Highlighting Drinking Water Week 2019

Next week, May 5–11, is the American Water Works Association’s (AWWA) Drinking Water Week—a time when water professionals and the communities they serve join together to recognize the essential public health role of safe drinking water. With just the turn of a tap, most Americans have unlimited access to safe, high quality, and inexpensive (pennies per treated gallon) drinking water. Established in 1988, this year’s theme is Protect the Source of our drinking water. AWWA’s Drinking Water Week provides a variety of social media and kid-friendly, downloadable resources like coloring sheets, mazes, and an artwork contest to support an increased understanding and appreciation of tap water in our daily lives—not just for the water we drink, but also for food preparation, bathing and clothes washing, community fire protection, and more.

As an active member of AWWA for decades, and on behalf of the entire Water Quality & Health Council, I’m pleased to highlight and show our support for Drinking Water Week and its 2019 theme.

Drinking Water Basics

Providing safe (finished) drinking water requires a multi-barrier approach that includes:

  • protecting source water from contamination;
  • appropriately treating the water (removing contaminants from the source water), typically by filtering, treating, and disinfecting “raw water”;  and
  • protecting the water as it travels from the plant to your home by maintaining a chlorine-based residual in the distribution system.

Surface water (streams, rivers, and lakes), groundwater aquifers, or a combination of the two are the most common sources of drinking water. Less commonly, yet increasingly, desalinated sea and other salty waters as well as highly-treated wastewater (water reuse) are used as sources for drinking in the United States.

More about Source Water Protection

The susceptibility of source water for a particular public water system (PWS) to contamination depends on both the natural (particularly climatic) conditions as well as anthropogenic (human-related) activities in the watershed. Increasingly, non-point sources of microbial and chemical pollution such as animal manure and fertilizer application practices are threatening the quality of U.S. source waters. Septic tanks have also been shown to be a risk to both ground and surface waters. The 1996 Amendments to the Safe Drinking Water Act required states to complete source water assessments for drinking water facilities (see box below), which were tailored to each state’s water resources and drinking water needs.

U.S. Environmental Protection Agency (EPA) Source Water Assessment Steps

Step 1 – Delineate the source water protection area, which shows the area to be protected based on the area from which the PWS draws its drinking water supplies.

Step 2 – Inventory known and potential sources of contamination or activities of concern that may pose threats to drinking water supplies.

Step 3 – Determine the susceptibility of the PWS to inventoried contaminant sources or activities, and relate the nature and severity of the threat to the likelihood of source water contamination.

Step 4 – Notify the public about threats identified in the contaminant source inventory and what they mean to the PWS. Effective programs ensure public access to information that can help prevent contamination.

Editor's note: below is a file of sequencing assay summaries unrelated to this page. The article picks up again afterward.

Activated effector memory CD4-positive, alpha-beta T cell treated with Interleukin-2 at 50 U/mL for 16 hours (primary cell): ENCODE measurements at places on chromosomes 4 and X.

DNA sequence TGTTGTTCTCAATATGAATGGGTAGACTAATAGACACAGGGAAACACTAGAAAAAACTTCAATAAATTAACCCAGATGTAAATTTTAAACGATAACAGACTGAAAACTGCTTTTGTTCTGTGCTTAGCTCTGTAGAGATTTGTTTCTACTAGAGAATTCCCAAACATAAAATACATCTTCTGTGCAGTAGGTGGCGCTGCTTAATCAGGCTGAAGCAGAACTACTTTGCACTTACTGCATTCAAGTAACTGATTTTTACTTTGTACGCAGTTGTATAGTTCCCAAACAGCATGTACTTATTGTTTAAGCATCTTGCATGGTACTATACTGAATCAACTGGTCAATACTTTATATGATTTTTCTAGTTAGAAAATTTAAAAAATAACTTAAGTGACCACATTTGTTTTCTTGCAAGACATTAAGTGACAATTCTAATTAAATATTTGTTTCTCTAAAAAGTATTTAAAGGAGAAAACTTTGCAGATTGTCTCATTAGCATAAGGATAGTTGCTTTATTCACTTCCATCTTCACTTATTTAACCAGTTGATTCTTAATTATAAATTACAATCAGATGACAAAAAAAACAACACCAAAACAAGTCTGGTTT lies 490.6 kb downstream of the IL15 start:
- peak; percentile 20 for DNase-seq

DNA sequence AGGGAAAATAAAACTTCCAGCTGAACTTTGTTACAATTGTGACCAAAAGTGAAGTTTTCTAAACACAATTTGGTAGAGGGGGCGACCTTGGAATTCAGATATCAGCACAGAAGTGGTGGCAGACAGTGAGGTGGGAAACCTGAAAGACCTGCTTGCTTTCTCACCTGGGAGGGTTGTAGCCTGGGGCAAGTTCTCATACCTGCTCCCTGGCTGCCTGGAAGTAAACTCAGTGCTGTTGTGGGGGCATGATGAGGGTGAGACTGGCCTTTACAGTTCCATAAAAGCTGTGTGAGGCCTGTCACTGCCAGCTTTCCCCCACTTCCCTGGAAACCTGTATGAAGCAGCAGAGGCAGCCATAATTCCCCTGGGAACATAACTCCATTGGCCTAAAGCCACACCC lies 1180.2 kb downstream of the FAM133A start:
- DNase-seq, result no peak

Step 5 – Implement management measures to prevent, reduce, or eliminate risks to a drinking water supply.

Step 6 – Develop contingency planning and water replacement strategies that address water supply contamination and short- and long-term service interruption emergencies.


Source water assessments should be periodically updated and enhanced as they provide utilities, community governments and organizations, and others with information needed to participate in source water protection planning, prioritization, and management activities. One of the key tools available as part of this assessment is microbial source tracking, which allows the identification of the cause of source water impairment. In addition, diagnostic methods are available that can help address specific microbial hazards such as Cryptosporidium intestinal parasites or viruses.

Source water protection programs and resources can take many forms, such as spill prevention and response planning, stakeholder outreach and education materials, and enhanced coordination with “upstream” point source dischargers (e.g., permitted wastewater treatment outfalls). Source water protection plans can reduce treatment costs and increase efficiency, and can also reduce potential risks to public health from exposures to contaminated water. Further, preventing source water contamination can be less costly than remedying its effects, such as supplying alternative or emergency drinking water supplies, adding more water treatment, and developing new water sources.

We Are All Stakeholders for Safe Drinking Water

Protecting source water is everyone’s responsibility, including EPA and the U.S. Department of Agriculture, which provide funding and encourage partnerships for source water protection planning. This collective responsibility extends down to states, local governments, businesses and industries, community groups, drinking water systems, and us as individuals. We can all do our part to get to know and protect our source waters from pollution. Please join us in supporting AWWA’s Drinking Water Week 2019, which provides several fun, easy, and positive ways to do all of the above—particularly for children, many of whom will become our future water scientists, engineers, and decision-makers.


Joan B. Rose, PhD, is the Homer Nowlin Chair in Water Research at Michigan State University and a member of the Water Quality and Health Council.

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